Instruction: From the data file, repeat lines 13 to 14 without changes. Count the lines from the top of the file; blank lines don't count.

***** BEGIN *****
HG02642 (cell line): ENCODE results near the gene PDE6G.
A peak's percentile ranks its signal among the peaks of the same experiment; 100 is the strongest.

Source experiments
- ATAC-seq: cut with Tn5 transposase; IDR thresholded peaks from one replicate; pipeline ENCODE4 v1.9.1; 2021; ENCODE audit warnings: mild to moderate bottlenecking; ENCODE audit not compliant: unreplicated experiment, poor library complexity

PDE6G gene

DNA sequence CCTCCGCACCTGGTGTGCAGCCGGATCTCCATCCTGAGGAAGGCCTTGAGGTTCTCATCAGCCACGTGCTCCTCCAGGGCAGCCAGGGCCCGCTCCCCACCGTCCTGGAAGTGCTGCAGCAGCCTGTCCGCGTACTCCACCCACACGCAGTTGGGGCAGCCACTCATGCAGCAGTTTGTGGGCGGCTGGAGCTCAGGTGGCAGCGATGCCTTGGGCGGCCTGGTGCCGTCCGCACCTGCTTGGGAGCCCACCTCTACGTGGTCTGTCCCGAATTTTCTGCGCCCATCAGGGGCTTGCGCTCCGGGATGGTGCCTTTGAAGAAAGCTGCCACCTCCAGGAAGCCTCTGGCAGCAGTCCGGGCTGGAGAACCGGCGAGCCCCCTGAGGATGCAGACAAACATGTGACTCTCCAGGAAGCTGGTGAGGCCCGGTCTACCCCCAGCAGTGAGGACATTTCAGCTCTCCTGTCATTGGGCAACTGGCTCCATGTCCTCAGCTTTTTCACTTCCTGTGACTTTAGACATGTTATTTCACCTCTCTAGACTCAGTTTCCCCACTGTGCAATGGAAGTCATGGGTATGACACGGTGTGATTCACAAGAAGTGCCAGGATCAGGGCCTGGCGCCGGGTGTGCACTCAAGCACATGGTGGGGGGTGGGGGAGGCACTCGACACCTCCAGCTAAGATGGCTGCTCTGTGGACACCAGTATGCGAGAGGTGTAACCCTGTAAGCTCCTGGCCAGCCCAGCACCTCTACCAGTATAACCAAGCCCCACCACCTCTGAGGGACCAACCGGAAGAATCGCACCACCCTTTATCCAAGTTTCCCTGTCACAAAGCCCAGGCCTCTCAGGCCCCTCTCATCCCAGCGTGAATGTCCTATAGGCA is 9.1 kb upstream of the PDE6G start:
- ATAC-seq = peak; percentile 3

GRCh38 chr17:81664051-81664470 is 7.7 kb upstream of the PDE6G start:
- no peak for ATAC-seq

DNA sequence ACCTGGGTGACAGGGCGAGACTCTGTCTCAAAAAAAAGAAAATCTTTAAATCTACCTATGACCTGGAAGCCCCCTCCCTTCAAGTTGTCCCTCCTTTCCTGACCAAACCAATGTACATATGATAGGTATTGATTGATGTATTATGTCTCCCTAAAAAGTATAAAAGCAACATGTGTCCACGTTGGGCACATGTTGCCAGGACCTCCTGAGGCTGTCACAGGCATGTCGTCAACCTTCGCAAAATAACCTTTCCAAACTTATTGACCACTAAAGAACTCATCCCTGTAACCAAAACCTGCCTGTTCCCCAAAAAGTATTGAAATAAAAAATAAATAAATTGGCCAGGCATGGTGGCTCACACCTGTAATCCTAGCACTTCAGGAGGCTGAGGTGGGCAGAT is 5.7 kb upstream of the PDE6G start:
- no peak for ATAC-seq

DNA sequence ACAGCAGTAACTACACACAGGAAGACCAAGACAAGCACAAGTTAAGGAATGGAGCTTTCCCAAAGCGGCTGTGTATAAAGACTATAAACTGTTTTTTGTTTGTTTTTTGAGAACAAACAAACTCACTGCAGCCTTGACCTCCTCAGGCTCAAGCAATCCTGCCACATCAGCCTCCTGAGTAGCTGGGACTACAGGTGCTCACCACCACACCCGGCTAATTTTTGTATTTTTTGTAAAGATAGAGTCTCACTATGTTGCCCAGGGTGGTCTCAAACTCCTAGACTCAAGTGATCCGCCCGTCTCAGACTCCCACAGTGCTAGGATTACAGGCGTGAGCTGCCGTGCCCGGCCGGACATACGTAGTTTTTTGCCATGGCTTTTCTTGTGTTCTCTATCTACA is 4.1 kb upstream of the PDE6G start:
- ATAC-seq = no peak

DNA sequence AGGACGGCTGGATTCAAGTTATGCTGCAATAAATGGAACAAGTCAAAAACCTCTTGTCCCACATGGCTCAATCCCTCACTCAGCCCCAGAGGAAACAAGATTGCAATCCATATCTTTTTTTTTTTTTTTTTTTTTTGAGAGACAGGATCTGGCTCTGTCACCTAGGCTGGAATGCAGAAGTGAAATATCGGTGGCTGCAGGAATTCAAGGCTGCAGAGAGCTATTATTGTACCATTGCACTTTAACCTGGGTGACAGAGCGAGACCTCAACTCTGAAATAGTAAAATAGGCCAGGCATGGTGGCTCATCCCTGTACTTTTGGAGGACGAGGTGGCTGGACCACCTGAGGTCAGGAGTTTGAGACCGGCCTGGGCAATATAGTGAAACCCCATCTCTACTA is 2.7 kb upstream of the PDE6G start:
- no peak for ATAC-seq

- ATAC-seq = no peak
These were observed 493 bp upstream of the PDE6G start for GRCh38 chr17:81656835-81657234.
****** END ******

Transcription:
- ATAC-seq = no peak

DNA sequence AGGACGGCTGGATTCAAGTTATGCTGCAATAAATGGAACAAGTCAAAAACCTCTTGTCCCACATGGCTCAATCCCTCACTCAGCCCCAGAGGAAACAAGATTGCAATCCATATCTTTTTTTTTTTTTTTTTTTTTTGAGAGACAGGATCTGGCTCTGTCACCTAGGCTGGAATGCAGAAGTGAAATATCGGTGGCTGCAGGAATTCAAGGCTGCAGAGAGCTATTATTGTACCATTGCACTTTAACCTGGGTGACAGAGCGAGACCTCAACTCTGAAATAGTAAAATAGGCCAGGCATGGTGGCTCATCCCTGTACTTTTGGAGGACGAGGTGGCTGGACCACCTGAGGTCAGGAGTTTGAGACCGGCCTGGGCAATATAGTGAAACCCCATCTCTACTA is 2.7 kb upstream of the PDE6G start: